It's time for the second TV Tropes Halloween Avatar Contest, theme: cute monsters! Details and voting here.
"The sheer number of creature possibilities is staggering, and it's impressive how you can give them eighteen legs and seven eyebrows and it'll still somehow find a way to walk and make suggestive poses."
Thousands of species of Real Life
organism move by walking, swimming, or flying with wings. Most Speculative Fiction
species do the same. But whether to showcase the physical demands of a creature's unusual habitat, to prove it can be done, or merely to make them stand out in a crowd, writers sometimes dream up truly weird ways for their creations to get from point A to point B. Wheels are a common example, possibly for the sheer absurdity of the image.
This trope is not intended for teleportation, plane shifting, and other means of travel that break the laws of physics. (Bending
those laws is acceptable, however.) Bizarre technological methods of locomotion belong under the various vehicular tropes.
Subtrope of Bizarre Alien Biology
. Supertrope of Heli Critter
. Usually applies to a Living Gasbag
- In The Amber Spyglass, the Mulefa clutch giant seed pods in specialized gripping appendages and roll around like living motorcycles.
- One of the alien races from the Cluster series roll around on a single large sphere embedded at the bottom of their tear-shaped bodies.
- IIRC there's also a species that rolls on disc-shaped projections from its cylindrical body.
- Wheelers in the Land of Oz have wheels instead of hands and feet and locomote by rolling around on them.
- Lexx: Cluster lizards have long flat segmented bodies and roll into hoops that can roll rapidly. They're also predators, so you don't want to get in their way. When Zev/Xev accidentally acquires Cluster lizard DNA she also acquires the ability to curl up and roll fast, though it's not demonstrated until season 3.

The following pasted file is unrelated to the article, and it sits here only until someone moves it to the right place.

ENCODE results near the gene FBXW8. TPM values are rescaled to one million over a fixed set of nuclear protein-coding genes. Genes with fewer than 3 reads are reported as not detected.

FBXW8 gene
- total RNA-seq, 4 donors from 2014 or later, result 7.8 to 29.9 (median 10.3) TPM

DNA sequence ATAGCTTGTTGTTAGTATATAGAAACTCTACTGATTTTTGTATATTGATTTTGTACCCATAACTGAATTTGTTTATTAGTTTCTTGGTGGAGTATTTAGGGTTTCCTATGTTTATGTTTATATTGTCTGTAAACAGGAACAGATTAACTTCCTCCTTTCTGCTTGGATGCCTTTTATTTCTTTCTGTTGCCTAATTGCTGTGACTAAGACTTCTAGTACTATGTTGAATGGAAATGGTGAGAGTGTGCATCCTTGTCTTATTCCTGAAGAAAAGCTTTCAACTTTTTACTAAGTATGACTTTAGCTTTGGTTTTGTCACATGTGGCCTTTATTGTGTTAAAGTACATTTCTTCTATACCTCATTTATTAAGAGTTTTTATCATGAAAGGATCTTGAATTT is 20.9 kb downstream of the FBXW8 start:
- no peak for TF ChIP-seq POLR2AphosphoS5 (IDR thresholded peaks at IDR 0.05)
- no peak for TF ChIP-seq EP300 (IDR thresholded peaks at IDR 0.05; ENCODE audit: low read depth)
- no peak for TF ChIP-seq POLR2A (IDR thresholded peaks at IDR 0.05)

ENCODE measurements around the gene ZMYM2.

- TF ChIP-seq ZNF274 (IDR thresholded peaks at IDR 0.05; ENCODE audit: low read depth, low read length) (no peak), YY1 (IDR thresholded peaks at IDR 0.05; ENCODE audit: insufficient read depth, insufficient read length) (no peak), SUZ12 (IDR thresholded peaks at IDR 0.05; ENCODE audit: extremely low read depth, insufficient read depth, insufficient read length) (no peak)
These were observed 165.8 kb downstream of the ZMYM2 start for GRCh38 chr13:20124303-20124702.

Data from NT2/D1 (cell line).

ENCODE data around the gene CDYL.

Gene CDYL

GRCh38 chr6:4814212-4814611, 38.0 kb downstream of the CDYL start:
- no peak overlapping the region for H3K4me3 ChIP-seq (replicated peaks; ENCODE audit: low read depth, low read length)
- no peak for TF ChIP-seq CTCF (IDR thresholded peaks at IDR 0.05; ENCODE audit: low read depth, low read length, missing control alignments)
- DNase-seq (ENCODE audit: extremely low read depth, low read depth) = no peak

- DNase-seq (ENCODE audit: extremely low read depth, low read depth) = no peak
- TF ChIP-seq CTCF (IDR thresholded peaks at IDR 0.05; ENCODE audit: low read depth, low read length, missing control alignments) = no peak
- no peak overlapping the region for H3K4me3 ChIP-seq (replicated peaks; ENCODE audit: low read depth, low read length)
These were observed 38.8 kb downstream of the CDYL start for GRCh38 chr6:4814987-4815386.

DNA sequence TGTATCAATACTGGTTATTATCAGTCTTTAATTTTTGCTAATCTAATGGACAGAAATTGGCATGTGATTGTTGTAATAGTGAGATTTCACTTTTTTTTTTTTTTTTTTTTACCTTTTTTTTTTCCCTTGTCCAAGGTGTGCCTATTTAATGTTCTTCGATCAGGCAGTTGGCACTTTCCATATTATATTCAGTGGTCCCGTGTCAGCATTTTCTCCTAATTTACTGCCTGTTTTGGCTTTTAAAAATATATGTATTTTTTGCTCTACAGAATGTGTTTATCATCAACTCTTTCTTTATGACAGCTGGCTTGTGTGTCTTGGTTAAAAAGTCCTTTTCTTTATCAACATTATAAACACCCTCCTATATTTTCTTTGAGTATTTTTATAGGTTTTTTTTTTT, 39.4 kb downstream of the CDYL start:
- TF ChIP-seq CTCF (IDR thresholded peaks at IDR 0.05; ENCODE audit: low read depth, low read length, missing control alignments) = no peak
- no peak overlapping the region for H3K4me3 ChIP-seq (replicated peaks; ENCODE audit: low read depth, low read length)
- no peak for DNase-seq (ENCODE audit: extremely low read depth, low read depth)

- Similarly the Gorons of The Legend of Zelda fame primarily move by rolling. While they can walk, their stubby legs and extremely top heavy stature make them so slow they can be outrun by a small human child. However, in ball form they can roll fast enough to keep up with a giant mechanical goat.
- The mythical "hoop snake" of folklore moves the same way, holding its tail in its mouth and rolling like a wheel.
- M.C. Escher's lithographs "Curl-Up" and "House of Stairs" feature creatures called "curl-ups," which resemble metallic caterpillars with plated bodies and can either curl up and roll, or walk around their weird environment on six humanoid legs.
- Pangolins do this in Real Life, aside from having only four legs instead of six.
- In David Brin's Uplift series g'Keks have wheels.
- The Lensman series book Galactic Patrol. The inhabitants of Aldebaran I are the Wheelmen, who are literally wheel-shaped aliens, like a living example of Monowheel Mayhem. As you might expect, they move by rolling around like wheels.
- The cover art for The Science of Discworld III shows men riding on a giant tortoise with wheels in place of its feet. This was probably created by the God of Evolution, who'd been working on a wheeled elephant when he'd previously appeared in The Last Continent.
- Before it became its own theme, BIONICLE offered some weird machine-animal mixes under the LEGO Technic logo: the Tarakava and Tarakava Nui lizards, Muaka tiger, Kane-Ra bull, Kuma Nui rat, Manas and Mana-Ko crabs are all creatures that had tank threads for back legs. What's more peculiar is that in the story, everyone regarded these as having honest-to-goodness legs.
- On the original Ben 10, Ben's Kineceleran form XLR8 has small black wheels on both feet. His Petarola form as Cannonbolt can curl into an armored sphere and roll at high speed.
- The Waterwraith from Pikmin 2 usually moves around on stone rollers which it uses to crush your Pikmin, making it an extremely dangerous enemy. It is capable of walking normally on its back legs like a person if its rollers are destroyed.
- One tiny species of Real Life frog, native to high mountain rock faces, braces its limbs and lets go of the cliff to roll to safety when threatened by a predator. It weighs so little that it seldom gets hurt as it tumbles down slopes.
- There are also spiders in the desert that fold their legs and cartwheel away when threatened.
- One of the smaller lifeforms from Fragment are wheel-shaped creatures with many forked appendages that protrude from a slot in the edge of the wheel. They roll on their edges, extending their forks to adjust speed or direction.
- Gymnastics such as cartwheels or floor-level somersaults are humans' method of invoking this trope.
- In StarCraft II, banelings execute this trope with an upgrade (which increases their speed).